Certain trades also tend to have more underbillings. However, these underbillings should generally be small and billed quickly.

 

What are Overbillings?

 

Overbillings are an industry term for Billings in Excess of Costs on Uncompleted Contracts. Simply put, these are revenues that a contractor has billed for, but that they have not yet earned. For example, if a contract is 50% complete and the contractor has billed for 60%, the project is 10% overbilled.

 

Overbillings also show up on a contractor’s Work In Progress Report and should tie back to the Contractor’s balance sheet as a Current Liability. Overbillings are a Current Liability because the contractor has billed for work they have not done. This will lead to a future cost that they cannot bill for.

 

Overbillings and Bond Companies

 

Most contract surety bond companies view some Overbilling as a positive. It is a best practice to stay slightly ahead of Billings on a project. In fact, an accepted industry practice is to “front load” a contract to cover mobilization, insurance and performance bond costs, etc. 

 

Overbillings can be a problem for contractors though. Bond underwriters will want to make sure that a contractor has enough cash and account receivables to offset Overbillings. This is because the contractor will have a cash outflow later in the project. Not having enough cash and receivables to offset Overbillings is a sign of cash flow troubles to come.

 

Job Borrow

 

While being slightly overbilled on a project is acceptable, job borrow is not. Job borrow occurs when a contractor uses Billings from one project to cash flow another project. 

 

Pure Job Borrow occurs when a project is overbilled by more than the project’s remaining Gross profit. Job Borrow is often a sign of cash flow issues to contract bond underwriters and other lenders.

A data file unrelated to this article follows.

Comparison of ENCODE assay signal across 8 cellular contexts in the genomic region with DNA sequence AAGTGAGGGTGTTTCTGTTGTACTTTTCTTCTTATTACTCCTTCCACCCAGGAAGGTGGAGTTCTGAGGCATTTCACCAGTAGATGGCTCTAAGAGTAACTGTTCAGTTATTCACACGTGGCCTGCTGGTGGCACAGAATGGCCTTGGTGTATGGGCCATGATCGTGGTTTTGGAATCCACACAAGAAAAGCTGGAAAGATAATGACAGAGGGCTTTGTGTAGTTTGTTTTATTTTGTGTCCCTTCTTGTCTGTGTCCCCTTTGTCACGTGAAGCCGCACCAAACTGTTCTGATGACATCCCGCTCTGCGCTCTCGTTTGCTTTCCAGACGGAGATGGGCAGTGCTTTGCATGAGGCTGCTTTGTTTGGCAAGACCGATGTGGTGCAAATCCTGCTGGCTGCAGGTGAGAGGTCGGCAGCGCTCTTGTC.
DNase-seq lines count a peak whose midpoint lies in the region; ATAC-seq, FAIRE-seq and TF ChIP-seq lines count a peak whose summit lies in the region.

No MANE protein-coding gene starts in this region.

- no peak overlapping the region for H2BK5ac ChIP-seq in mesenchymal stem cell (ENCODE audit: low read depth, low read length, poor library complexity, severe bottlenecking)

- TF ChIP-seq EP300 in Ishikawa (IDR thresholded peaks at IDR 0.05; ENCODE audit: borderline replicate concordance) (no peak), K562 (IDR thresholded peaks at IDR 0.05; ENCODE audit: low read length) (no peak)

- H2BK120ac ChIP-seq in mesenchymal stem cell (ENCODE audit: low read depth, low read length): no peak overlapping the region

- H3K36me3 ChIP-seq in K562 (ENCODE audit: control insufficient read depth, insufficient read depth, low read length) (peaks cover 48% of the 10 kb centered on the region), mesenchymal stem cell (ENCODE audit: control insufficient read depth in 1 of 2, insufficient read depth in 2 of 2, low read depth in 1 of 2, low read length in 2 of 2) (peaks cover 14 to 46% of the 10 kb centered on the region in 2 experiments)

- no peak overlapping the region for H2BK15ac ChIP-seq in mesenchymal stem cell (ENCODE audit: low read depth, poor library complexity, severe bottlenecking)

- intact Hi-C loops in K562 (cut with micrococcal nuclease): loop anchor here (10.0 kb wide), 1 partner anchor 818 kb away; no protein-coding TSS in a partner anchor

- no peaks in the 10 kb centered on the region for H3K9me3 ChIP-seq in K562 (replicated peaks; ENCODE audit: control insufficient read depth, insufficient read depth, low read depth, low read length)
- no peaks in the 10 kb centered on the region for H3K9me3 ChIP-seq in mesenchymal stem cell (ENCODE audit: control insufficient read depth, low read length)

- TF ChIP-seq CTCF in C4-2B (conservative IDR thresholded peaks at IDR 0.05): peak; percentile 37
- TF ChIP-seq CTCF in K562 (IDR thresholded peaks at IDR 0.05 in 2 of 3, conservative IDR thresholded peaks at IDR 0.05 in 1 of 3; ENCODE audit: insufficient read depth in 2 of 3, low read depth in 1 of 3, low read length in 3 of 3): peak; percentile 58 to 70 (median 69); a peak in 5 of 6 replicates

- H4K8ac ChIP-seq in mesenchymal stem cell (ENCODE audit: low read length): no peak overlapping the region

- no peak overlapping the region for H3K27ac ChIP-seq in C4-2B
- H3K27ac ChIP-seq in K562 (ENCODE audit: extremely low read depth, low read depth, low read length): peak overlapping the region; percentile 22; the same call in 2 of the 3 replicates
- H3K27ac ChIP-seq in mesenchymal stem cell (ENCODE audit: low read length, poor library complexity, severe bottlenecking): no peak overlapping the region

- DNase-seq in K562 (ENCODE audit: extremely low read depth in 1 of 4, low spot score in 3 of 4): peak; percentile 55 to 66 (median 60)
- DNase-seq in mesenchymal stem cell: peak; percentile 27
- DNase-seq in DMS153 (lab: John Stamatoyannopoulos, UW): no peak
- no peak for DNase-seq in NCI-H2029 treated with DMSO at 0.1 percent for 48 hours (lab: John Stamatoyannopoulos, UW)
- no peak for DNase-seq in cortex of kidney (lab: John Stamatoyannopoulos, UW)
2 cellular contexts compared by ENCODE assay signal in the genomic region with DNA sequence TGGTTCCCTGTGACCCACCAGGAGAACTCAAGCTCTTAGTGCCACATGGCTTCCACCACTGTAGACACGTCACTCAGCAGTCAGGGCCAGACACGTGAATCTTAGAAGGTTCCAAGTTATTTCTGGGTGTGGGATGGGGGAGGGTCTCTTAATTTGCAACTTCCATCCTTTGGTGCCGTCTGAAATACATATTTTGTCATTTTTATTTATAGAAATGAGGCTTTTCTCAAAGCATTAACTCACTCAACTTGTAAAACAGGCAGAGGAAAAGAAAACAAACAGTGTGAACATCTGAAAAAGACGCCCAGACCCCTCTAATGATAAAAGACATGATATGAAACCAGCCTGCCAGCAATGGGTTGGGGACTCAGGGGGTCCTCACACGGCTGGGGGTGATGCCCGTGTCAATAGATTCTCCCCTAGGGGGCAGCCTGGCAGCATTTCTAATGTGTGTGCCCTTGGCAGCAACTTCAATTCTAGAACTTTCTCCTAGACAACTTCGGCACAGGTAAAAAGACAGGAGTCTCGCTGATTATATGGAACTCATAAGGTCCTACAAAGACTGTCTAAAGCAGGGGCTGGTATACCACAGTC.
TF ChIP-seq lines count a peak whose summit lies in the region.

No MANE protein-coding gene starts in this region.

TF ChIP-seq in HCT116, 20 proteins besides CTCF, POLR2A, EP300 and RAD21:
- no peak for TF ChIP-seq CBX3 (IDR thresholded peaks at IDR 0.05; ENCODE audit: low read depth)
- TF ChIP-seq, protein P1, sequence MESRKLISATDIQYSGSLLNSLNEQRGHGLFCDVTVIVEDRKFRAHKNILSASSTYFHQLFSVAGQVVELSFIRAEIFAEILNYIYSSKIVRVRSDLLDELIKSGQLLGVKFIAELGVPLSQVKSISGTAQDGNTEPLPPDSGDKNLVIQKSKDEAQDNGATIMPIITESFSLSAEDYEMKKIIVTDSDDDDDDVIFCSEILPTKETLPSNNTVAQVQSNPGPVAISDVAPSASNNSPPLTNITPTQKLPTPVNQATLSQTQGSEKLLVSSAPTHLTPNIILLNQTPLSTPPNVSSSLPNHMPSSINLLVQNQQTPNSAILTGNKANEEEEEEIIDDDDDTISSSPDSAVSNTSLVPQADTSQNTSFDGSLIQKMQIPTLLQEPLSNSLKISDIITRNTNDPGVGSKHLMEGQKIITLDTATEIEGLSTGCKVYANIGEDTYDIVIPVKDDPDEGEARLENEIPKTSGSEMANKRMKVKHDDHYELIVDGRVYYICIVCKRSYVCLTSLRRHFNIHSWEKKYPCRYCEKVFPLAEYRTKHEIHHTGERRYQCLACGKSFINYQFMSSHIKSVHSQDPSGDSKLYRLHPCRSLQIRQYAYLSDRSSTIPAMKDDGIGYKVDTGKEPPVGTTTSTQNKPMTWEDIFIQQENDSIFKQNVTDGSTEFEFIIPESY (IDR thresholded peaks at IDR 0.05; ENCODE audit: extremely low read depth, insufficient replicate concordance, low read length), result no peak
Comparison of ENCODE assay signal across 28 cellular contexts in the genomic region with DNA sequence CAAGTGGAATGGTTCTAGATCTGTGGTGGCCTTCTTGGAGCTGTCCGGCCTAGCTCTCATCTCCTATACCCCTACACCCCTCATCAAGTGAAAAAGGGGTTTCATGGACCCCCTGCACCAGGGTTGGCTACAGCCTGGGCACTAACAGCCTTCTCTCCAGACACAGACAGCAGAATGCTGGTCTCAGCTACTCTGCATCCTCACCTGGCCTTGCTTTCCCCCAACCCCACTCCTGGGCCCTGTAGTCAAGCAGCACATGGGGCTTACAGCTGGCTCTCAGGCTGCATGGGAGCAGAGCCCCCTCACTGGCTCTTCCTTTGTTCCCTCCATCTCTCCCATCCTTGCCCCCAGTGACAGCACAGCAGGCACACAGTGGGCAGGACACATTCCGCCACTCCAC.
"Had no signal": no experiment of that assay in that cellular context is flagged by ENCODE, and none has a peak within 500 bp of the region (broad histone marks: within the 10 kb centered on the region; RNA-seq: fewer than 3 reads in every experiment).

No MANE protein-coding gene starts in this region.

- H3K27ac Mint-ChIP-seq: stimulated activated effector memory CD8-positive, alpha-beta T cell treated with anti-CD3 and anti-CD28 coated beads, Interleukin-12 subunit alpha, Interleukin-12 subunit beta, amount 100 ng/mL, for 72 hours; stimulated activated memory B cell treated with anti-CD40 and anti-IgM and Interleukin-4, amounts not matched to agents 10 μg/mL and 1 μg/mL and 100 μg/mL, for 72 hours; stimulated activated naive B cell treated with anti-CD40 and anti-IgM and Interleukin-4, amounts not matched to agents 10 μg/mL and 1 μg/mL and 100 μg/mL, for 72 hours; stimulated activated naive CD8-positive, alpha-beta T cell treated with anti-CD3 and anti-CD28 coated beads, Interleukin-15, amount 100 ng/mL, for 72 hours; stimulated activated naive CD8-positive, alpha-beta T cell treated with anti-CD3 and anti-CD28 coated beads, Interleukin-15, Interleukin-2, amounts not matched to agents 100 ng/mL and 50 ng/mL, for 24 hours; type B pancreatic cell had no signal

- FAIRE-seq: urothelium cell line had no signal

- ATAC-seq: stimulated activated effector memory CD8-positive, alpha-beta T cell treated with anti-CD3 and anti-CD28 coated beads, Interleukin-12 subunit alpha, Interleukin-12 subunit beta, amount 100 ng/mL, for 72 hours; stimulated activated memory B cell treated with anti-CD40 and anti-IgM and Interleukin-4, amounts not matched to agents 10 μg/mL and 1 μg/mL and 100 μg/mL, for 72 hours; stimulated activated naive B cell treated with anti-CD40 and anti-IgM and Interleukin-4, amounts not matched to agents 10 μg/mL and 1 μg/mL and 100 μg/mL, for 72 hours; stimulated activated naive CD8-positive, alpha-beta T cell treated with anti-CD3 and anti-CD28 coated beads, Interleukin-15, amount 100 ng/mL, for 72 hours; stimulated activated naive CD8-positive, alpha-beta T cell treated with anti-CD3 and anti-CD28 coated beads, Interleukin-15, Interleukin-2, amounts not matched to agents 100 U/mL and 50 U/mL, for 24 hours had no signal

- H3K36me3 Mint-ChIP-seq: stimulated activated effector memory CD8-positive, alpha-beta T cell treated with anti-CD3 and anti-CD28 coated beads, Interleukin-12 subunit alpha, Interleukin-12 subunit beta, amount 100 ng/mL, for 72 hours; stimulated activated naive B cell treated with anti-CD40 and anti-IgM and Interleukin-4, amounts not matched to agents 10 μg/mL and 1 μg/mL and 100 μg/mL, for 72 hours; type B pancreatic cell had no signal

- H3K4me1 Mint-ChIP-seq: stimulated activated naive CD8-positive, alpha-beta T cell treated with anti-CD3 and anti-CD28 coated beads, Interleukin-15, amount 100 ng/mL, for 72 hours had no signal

Learn more about underbillings, overbillings and all the ways surety bond companies look at a Contractor’s Work in Progress Report here.

 

Every contractor should understand Underbillings and Overbillings. Accurate accounting and timely billing practices are vital to the success of any construction company. These practices are also essential to contractors needing contract bonds such as bid bonds, performance bonds and payment bonds. Contractors may use our free WIP Report here to help them track projects and billings.

 

Contact Axcess Surety anytime for best practices and help with all bond needs.

 

Other Frequently Asked Questions

 

What is an Underbilling and How is it used in Percentage-of-Completion Accounting?

An underbilling in Percentage of Completion Accounting occurs when a contractor has billed less on a project in a period than they have earned. For example, a contractor has earned earned 50% of the project revenue but only billed for 40%. The project would be 10% underbilled.

What is an Overbilling and How is it used in Percentage-of-Completion Accounting

An overbilling in Percentage of Completion Accounting occurs when a contractor has billed for more than they have earned on a project for a given period. For example, a contractor has earned 50% of the project revenue buth has billed for 60%. The project would be 10% overbilled.

Why is Overbilling a Liability?

The contractor has billed for work that has not been completed and will have costs when they do complete the work that they will not be able to bill for again. Therefore, an overbilling shows up as a Current Liability on a balance sheet.

Why is an Underbilling an Asset?

The contractor has performed work that has not been billed and should be able to bill and collect that revenue later. Therefore, an underbilling shows up as a Current Asset on a balance sheet.